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State lawmakers seek to combat child sex crimes

CHARLESTON, W.Va. -- A legislative committee said Tuesday it will seek millions of dollars to combat sex crimes against children by hiring 50 new state troopers, which would more than double the size of this year's class of cadets.

The Select Committee on Crimes Against Children presented a package of proposals aimed at protecting children during a news conference at the Capitol. Despite an austere budget environment, the committee plans to seek $5.7 million in funding for the new troopers and also wants $250,000 in funding for child advocacy centers throughout the state.

"We know this is a difficult budget year. We have a large dollar sign on our Christmas wish list, but we think this issue is critical for our state,'' said Delegate Barbara Evans Fleischauer, D-Monongalia.

If approved, the funding would authorize West Virginia State Police to expand its overall ranks to a total of about 750. This year's class of cadets had about 20 people enrolled.

Committee chairwoman Del. Linda Phillips, D-Wyoming, said she's had conversations with House leadership about the budget proposals and that through sharing already appropriated funding, "we can do this.''

West Virginia State Police said if they are able to enroll 50 new people into their cadet class, they would be able to reassign more experienced troopers to their Crimes Against Children Unit as soon as the replacement troopers are trained and equipped. Currently, 18 troopers are assigned to the unit, said First Sgt. Daniel Swiger, deputy director of the unit.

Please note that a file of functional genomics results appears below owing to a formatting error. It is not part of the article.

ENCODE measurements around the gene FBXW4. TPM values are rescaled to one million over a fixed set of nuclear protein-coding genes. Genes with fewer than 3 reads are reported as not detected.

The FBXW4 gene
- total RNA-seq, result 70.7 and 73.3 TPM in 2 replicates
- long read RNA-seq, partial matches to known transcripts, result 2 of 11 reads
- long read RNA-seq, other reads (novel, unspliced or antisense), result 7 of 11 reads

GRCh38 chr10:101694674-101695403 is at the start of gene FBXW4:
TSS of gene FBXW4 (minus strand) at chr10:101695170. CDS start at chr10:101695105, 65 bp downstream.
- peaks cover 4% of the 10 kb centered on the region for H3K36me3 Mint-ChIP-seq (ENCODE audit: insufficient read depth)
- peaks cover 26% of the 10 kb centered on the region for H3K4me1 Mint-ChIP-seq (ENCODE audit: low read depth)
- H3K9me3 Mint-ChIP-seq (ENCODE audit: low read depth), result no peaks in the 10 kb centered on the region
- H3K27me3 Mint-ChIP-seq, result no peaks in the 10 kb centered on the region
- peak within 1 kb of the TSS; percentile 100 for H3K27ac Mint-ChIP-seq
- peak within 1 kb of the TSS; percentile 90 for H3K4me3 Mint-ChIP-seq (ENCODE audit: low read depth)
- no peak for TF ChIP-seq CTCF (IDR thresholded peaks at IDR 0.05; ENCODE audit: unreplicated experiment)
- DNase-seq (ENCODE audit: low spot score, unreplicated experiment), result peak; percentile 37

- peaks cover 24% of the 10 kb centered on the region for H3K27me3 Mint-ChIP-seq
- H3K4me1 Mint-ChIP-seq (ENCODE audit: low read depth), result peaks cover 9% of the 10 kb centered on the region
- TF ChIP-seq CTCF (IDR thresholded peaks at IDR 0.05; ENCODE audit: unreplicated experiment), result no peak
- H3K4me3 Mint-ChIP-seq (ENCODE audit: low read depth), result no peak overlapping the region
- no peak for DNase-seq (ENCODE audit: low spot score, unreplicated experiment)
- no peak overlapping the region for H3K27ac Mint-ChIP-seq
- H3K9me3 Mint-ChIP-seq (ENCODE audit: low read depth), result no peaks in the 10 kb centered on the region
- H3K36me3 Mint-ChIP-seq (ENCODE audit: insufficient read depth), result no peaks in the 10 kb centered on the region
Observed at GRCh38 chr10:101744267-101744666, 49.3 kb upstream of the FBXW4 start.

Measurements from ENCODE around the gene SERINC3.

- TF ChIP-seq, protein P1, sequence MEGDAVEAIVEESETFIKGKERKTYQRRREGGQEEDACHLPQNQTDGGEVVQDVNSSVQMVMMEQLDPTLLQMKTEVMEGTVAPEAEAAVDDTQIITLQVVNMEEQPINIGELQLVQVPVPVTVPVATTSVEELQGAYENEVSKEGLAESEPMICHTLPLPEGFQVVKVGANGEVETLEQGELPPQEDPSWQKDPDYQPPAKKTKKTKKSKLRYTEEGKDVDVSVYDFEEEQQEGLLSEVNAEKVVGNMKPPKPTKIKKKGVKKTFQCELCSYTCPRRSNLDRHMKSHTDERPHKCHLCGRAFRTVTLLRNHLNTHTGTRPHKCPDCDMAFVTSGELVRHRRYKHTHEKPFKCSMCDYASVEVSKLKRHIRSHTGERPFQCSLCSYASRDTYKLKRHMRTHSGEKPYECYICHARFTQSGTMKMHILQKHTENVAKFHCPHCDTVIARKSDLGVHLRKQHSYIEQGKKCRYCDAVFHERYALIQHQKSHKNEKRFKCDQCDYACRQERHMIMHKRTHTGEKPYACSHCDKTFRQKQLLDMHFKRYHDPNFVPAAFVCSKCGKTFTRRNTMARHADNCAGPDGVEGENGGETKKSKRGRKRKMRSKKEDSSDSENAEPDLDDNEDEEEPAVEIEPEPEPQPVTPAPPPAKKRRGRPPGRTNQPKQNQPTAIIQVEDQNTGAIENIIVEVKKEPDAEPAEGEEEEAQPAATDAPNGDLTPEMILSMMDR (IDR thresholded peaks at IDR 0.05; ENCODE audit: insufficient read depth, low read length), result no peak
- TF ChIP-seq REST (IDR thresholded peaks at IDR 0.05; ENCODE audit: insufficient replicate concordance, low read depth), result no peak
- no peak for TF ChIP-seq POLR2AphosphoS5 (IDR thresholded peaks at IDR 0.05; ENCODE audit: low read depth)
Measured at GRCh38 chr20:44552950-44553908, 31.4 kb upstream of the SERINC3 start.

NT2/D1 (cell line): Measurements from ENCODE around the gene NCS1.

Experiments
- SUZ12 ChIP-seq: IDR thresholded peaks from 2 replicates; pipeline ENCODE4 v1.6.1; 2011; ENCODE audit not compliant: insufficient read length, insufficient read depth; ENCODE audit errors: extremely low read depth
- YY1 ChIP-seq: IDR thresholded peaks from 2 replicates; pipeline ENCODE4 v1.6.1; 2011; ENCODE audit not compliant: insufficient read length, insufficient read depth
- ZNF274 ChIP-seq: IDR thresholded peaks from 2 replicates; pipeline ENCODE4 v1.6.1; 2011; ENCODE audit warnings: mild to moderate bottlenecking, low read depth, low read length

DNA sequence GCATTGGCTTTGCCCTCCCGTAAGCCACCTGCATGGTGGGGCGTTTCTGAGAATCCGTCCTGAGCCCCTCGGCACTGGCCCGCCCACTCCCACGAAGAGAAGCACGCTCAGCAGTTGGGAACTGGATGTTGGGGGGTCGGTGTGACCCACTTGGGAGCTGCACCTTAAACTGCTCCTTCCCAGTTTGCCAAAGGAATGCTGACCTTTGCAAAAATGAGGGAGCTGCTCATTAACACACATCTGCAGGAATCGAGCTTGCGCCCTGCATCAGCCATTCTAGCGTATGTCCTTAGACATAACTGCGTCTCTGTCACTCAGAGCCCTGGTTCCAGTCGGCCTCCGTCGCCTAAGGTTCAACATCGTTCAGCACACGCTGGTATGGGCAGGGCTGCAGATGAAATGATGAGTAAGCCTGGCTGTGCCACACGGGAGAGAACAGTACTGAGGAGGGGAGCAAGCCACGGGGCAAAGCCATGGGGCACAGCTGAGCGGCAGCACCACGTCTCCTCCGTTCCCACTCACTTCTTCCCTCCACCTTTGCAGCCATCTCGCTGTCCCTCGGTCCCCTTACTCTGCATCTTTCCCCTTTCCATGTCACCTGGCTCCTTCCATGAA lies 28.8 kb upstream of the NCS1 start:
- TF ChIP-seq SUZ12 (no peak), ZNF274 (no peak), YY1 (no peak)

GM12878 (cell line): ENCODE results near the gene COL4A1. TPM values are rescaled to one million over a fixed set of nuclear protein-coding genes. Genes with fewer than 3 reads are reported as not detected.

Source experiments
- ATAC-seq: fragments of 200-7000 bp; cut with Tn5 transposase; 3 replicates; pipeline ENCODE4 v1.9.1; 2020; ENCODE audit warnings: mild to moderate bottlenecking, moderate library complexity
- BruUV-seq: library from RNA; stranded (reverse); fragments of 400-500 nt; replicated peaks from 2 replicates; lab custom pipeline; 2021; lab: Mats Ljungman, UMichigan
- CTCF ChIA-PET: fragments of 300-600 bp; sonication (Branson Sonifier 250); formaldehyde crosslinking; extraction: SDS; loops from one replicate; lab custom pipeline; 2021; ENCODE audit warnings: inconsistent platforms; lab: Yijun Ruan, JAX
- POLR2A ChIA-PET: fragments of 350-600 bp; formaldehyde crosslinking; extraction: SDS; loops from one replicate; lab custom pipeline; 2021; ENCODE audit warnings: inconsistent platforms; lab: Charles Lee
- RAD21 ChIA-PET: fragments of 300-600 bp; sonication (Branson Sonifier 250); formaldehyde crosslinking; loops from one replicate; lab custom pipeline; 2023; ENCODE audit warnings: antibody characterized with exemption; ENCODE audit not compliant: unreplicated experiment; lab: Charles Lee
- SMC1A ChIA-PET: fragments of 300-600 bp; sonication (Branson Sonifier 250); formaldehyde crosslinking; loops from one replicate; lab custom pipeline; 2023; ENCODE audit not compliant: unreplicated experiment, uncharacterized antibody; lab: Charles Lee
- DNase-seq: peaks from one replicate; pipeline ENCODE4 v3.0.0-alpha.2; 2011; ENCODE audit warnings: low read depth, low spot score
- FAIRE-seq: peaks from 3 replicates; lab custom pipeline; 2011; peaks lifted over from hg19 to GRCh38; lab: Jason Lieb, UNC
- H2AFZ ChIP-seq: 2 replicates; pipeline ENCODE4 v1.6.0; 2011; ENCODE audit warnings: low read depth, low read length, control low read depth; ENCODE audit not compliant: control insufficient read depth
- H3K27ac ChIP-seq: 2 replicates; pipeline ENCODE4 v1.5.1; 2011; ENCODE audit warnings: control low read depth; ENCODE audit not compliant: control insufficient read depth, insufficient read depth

By 2018, State Police want to have 85 uniformed members of the crimes against children unit in place.

The unit was formed in 2006. Since then, the number of registered sex offenders has grown from 1,675 to 4,178 in 2012. The number of criminal offenses grew from 193 to 909 in that same period. So far this year, the unit's digital forensic section has logged 391 cases, according to State Police.

The committee also wants stiffer penalties for those who repeatedly view child pornography and to prohibit child visitation by those who committed a sexual assault. The committee is also calling for the creation of a misdemeanor child abuse crime for creating a substantial risk of injury to a child.

Under current child abuse law, someone can only be charged with a crime if they seriously injure a child. Lawmakers on the committee said the proposal to add a misdemeanor crime for abuse or neglect that puts a child at risk of harm would give prosecutors better options when reviewing cases.

The Legislature's 2014 session begins in January.


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